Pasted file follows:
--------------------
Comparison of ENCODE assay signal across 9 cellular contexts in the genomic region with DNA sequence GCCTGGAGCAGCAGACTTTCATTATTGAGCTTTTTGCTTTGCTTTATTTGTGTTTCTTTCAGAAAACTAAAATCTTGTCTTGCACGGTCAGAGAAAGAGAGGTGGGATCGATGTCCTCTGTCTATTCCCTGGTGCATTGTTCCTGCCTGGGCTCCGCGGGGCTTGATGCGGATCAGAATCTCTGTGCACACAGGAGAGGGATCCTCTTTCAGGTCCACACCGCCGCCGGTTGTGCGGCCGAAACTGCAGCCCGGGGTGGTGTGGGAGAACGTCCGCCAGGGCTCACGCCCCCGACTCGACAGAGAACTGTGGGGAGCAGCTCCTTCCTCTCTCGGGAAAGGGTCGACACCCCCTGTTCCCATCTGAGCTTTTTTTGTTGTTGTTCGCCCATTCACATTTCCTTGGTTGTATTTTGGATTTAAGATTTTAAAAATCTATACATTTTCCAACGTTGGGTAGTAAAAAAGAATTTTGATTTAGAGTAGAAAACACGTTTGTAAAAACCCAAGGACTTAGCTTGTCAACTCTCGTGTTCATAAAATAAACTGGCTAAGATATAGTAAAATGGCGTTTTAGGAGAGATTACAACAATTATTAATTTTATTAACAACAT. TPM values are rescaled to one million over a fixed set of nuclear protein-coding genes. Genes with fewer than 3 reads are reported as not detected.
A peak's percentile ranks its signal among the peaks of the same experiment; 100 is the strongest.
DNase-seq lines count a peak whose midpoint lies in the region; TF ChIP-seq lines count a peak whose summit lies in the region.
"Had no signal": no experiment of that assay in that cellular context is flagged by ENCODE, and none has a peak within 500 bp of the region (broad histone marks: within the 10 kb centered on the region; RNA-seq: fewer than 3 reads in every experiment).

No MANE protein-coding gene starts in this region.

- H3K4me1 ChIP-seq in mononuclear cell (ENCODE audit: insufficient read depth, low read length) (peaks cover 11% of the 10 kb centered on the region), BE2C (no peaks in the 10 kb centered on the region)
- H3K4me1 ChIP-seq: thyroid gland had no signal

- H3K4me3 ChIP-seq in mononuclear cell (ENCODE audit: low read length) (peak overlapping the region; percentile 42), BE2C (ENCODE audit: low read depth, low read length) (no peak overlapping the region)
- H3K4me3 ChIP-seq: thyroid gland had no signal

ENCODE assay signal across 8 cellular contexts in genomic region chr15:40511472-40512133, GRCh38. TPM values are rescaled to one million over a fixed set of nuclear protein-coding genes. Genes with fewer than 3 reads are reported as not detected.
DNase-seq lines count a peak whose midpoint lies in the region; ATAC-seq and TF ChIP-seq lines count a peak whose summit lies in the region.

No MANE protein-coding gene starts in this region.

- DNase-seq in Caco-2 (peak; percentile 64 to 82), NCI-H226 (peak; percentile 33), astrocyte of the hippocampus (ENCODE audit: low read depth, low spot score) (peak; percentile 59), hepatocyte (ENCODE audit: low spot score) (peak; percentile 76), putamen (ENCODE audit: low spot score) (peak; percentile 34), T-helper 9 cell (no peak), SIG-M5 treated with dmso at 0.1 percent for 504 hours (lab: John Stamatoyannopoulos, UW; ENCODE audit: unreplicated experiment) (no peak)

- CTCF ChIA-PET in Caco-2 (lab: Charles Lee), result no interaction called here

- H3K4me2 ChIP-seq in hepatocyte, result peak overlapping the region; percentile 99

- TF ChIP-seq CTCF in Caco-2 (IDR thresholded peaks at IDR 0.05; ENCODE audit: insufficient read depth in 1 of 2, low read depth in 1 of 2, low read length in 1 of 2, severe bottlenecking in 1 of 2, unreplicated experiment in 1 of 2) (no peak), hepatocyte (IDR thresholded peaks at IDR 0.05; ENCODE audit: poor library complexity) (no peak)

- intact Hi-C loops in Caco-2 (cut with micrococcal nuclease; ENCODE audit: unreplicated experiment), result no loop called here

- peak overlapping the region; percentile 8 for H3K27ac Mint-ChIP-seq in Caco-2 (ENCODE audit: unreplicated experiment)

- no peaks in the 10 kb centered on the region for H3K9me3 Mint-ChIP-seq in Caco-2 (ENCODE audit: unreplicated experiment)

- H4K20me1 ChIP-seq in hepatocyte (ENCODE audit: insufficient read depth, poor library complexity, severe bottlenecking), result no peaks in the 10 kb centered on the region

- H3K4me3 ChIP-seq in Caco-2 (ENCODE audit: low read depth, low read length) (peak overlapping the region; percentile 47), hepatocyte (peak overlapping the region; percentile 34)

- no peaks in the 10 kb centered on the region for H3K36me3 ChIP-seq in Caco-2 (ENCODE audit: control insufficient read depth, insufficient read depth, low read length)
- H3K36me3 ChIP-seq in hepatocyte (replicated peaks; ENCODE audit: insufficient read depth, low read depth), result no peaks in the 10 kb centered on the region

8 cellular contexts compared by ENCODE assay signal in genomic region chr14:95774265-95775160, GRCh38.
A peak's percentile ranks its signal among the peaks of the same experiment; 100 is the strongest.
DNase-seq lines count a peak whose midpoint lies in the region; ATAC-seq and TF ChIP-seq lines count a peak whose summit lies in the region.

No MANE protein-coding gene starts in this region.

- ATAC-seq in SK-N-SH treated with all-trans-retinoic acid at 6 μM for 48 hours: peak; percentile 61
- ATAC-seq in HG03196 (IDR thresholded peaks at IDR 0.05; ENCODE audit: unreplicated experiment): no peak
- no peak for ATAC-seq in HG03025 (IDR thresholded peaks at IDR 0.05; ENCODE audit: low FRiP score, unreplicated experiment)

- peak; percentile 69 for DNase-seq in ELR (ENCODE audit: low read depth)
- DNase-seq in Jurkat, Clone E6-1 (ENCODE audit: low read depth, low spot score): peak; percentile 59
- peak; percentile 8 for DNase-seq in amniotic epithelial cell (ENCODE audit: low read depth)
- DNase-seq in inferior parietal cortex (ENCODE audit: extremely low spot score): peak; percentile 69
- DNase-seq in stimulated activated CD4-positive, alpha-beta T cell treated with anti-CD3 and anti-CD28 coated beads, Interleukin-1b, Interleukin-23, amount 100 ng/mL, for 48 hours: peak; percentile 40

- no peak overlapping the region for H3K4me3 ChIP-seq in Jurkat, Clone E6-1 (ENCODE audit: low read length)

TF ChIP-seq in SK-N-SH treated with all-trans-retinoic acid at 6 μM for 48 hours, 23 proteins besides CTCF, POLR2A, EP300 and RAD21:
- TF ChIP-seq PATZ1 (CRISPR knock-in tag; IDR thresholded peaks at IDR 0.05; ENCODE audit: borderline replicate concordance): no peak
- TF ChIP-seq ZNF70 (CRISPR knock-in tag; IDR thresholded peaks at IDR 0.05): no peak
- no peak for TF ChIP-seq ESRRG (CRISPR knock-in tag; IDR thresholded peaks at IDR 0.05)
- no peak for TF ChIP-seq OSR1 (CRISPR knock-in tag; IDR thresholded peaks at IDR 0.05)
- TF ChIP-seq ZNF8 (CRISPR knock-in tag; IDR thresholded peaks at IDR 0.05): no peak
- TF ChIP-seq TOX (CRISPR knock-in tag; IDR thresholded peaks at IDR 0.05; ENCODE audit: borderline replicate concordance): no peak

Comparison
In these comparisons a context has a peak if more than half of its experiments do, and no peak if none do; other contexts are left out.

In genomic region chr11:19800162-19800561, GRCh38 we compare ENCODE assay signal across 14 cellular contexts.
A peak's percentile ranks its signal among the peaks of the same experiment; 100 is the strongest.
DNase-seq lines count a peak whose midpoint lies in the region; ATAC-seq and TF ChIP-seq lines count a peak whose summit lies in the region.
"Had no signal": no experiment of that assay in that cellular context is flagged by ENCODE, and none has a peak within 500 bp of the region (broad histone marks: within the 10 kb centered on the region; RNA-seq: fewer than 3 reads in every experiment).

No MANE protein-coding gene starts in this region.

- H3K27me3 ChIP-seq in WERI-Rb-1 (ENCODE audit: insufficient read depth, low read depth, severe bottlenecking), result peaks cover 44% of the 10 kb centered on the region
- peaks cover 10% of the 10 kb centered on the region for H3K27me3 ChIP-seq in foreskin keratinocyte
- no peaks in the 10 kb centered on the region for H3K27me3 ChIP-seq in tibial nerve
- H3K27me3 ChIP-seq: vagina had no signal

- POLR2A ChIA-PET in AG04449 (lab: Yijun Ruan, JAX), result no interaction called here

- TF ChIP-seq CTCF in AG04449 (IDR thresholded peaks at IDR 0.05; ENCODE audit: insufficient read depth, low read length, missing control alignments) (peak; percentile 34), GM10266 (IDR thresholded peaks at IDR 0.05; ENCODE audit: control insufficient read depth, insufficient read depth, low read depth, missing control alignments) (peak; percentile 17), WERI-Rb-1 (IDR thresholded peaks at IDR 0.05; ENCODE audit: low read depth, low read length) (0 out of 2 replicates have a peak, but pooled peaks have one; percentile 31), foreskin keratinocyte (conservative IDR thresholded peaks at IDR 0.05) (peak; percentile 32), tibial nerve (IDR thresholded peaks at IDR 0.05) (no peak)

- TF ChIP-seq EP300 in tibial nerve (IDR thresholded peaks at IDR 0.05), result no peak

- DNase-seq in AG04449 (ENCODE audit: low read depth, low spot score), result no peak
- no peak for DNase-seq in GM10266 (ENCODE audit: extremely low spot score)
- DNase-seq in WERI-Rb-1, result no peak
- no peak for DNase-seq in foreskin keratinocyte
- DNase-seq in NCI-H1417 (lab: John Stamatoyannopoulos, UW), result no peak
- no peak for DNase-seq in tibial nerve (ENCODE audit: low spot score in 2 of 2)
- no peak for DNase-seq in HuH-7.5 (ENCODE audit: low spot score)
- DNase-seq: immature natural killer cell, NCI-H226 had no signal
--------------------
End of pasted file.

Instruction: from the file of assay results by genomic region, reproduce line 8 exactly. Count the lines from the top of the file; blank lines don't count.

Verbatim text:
- H3K4me3 ChIP-seq in mononuclear cell (ENCODE audit: low read length) (peak overlapping the region; percentile 42), BE2C (ENCODE audit: low read depth, low read length) (no peak overlapping the region)